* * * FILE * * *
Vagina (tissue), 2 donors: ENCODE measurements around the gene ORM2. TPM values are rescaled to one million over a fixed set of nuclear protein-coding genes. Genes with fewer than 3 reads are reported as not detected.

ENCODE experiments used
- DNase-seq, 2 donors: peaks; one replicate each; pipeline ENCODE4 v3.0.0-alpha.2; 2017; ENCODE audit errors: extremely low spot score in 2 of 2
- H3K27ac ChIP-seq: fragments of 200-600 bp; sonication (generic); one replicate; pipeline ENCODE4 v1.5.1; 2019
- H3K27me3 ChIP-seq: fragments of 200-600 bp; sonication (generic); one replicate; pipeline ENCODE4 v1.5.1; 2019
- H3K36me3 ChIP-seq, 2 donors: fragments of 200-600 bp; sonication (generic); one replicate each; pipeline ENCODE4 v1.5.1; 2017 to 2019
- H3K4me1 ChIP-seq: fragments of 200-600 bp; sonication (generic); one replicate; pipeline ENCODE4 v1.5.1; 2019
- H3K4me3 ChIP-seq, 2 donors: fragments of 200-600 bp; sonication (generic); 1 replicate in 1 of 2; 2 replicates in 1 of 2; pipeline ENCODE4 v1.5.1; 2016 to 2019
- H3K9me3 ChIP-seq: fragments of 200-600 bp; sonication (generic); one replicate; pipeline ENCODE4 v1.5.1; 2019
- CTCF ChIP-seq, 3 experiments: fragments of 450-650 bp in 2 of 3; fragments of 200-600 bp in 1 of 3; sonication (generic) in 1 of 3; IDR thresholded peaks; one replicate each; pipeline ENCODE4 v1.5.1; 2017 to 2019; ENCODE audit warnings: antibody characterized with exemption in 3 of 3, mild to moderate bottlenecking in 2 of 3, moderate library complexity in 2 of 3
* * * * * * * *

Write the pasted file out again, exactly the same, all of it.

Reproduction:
Vagina (tissue), 2 donors: ENCODE measurements around the gene ORM2. TPM values are rescaled to one million over a fixed set of nuclear protein-coding genes. Genes with fewer than 3 reads are reported as not detected.

ENCODE experiments used
- DNase-seq, 2 donors: peaks; one replicate each; pipeline ENCODE4 v3.0.0-alpha.2; 2017; ENCODE audit errors: extremely low spot score in 2 of 2
- H3K27ac ChIP-seq: fragments of 200-600 bp; sonication (generic); one replicate; pipeline ENCODE4 v1.5.1; 2019
- H3K27me3 ChIP-seq: fragments of 200-600 bp; sonication (generic); one replicate; pipeline ENCODE4 v1.5.1; 2019
- H3K36me3 ChIP-seq, 2 donors: fragments of 200-600 bp; sonication (generic); one replicate each; pipeline ENCODE4 v1.5.1; 2017 to 2019
- H3K4me1 ChIP-seq: fragments of 200-600 bp; sonication (generic); one replicate; pipeline ENCODE4 v1.5.1; 2019
- H3K4me3 ChIP-seq, 2 donors: fragments of 200-600 bp; sonication (generic); 1 replicate in 1 of 2; 2 replicates in 1 of 2; pipeline ENCODE4 v1.5.1; 2016 to 2019
- H3K9me3 ChIP-seq: fragments of 200-600 bp; sonication (generic); one replicate; pipeline ENCODE4 v1.5.1; 2019
- CTCF ChIP-seq, 3 experiments: fragments of 450-650 bp in 2 of 3; fragments of 200-600 bp in 1 of 3; sonication (generic) in 1 of 3; IDR thresholded peaks; one replicate each; pipeline ENCODE4 v1.5.1; 2017 to 2019; ENCODE audit warnings: antibody characterized with exemption in 3 of 3, mild to moderate bottlenecking in 2 of 3, moderate library complexity in 2 of 3